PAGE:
The 30kph speed zone is outlined on the map. It starts at Ashburner St and covers the entire Manly CBD, including East Esplanade and South and North Steyne. The zone finishes at West Promenade and the southern part of Whistler St, apart from an extension heading north all the way along the ocean front, and a short extension along West Esplanade.
Although Eustace St was not included in the State Government leaflets dropped in mailboxes last month, it should have been. It is part of the 30kph trial zone.
The zone includes three schools - Manly Village Public School, St Mary's Primary School and Royal Far West School; but not Stella Maris College.
The trial started with new speed signs and road markings in early July. Car speeds and driver compliance will be monitored until October, with extra traffic calming measures, such as speed humps, installed at that point if needed.
Northern Beaches Council, which has a long-term focus on increasing 'active travel' trips, worked with the State Government to roll out Manly's safe speed zone. The Council has also applied for grants to construct new bikes lanes.
All planned projects in the Manly Ward will go ahead in the 20/21 budget including: a revamp of the North Steyne playground and planning for the new Manly Point playground; work on the Scenic Walkway, an all-abilities playground and a toilet block upgrade - all at Clontarf Reserve; upgrades to the Balgowlah Community Garden; major restoration work on Forty Baskets and Clontarf tidal pools; and much more. See the lists below for your area.
As well, work will be completed on a historically-faithful rebuild of Little Manly tidal pool, with the addition of beautiful seahorse-friendly blue netting. And $500,000 has been brought forward to next year's budget for work to start on the much-needed toilets at Little Manly Point. Finally!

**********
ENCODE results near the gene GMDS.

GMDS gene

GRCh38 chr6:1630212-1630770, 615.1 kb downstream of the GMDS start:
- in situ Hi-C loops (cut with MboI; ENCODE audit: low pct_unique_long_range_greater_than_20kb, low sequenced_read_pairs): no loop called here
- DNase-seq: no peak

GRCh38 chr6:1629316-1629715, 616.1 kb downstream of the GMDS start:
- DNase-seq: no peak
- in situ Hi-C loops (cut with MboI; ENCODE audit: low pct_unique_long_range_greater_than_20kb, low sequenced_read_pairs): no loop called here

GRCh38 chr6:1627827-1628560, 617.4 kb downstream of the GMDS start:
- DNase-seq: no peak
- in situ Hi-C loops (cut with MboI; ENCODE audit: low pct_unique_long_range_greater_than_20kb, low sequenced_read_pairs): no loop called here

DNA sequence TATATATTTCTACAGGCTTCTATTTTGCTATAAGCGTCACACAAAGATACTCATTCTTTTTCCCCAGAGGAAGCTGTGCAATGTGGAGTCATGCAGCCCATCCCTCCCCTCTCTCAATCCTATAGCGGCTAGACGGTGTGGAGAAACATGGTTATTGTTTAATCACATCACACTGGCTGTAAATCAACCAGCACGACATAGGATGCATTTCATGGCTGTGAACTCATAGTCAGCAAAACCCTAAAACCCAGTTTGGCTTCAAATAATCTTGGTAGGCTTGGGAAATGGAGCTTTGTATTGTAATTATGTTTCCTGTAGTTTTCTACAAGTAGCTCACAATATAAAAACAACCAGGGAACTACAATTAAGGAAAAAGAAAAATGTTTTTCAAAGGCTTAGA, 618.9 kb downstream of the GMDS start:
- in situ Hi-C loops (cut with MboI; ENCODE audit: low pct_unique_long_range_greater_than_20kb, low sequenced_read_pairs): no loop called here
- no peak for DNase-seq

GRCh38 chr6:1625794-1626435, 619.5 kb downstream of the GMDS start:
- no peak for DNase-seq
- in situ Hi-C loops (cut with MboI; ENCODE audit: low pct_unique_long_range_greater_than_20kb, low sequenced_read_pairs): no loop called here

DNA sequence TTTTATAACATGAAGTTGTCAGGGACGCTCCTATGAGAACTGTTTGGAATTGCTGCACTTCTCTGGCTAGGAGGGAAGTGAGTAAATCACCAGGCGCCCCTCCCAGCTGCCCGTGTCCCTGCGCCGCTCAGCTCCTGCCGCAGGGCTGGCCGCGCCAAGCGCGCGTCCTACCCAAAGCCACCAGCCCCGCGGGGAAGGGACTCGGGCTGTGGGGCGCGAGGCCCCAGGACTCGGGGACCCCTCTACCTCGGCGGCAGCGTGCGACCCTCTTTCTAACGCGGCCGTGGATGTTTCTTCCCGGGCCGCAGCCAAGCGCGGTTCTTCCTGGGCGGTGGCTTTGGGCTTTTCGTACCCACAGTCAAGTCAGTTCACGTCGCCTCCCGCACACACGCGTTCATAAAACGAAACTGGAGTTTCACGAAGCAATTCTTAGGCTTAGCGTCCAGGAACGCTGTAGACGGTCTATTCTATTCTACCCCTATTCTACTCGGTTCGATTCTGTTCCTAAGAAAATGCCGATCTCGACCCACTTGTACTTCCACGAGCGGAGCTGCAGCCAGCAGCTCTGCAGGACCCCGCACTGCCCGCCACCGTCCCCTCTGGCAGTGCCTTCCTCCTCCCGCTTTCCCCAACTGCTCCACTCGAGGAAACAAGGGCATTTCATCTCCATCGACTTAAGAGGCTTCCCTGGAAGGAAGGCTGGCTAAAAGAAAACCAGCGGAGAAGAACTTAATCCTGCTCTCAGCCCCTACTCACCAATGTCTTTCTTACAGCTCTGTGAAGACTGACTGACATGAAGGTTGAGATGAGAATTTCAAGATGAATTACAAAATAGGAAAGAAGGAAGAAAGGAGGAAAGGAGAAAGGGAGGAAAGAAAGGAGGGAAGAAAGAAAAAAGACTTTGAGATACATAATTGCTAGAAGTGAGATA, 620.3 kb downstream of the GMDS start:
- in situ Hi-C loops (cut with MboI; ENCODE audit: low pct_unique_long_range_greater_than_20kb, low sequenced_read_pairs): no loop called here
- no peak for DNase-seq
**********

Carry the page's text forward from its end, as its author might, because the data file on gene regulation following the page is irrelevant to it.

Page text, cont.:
The Northern Beaches Council is facing an estimated $21m loss in revenue due to the COVID-19 pandemic.
Releasing their draft budget this week, Council has responded to those in need in our community by freezing for six months, any increases in rates, fees and charges.
The due date for the first instalment of rates has also been delayed by one month to 30 September.
Presented as a subsidy to ratepayers, the freezing of all rates, fees and charges will cost $5m in financial assistance to ratepayers. Those in hardship can also apply for rate assistance.
A support package has also been provided to local businesses and community groups as well as families with children via child care subsidiaries.
The overall pandemic support package is costing $6.588m.
However Councillors and staff have worked closely to ensure that essential services and capital works are not affected, although some projects will be delayed. The capital works budget is still substantial at $92m over the financial year 2020/21.
Projects in Manly
The Manly Ward will not be majorly affected, with most scheduled projects continuing including the Stage 11 of East Esplanade and the new toilet block, facility upgrades at LM Graham Reserve including the demolition of the old amenity block, ongoing works at Clontarf Reserve and the restoration of Little Manly and 40 Baskets Pools.
We await news from the State Government regarding their much needed $5m contribution in funding for the rebuild of Manly Surf Club, with funds already secured from Council and the Federal Government for this project.
Full details of the Northern Beaches 20/21 Draft Budget can be viewed here as well as the opportunity to submit your comments.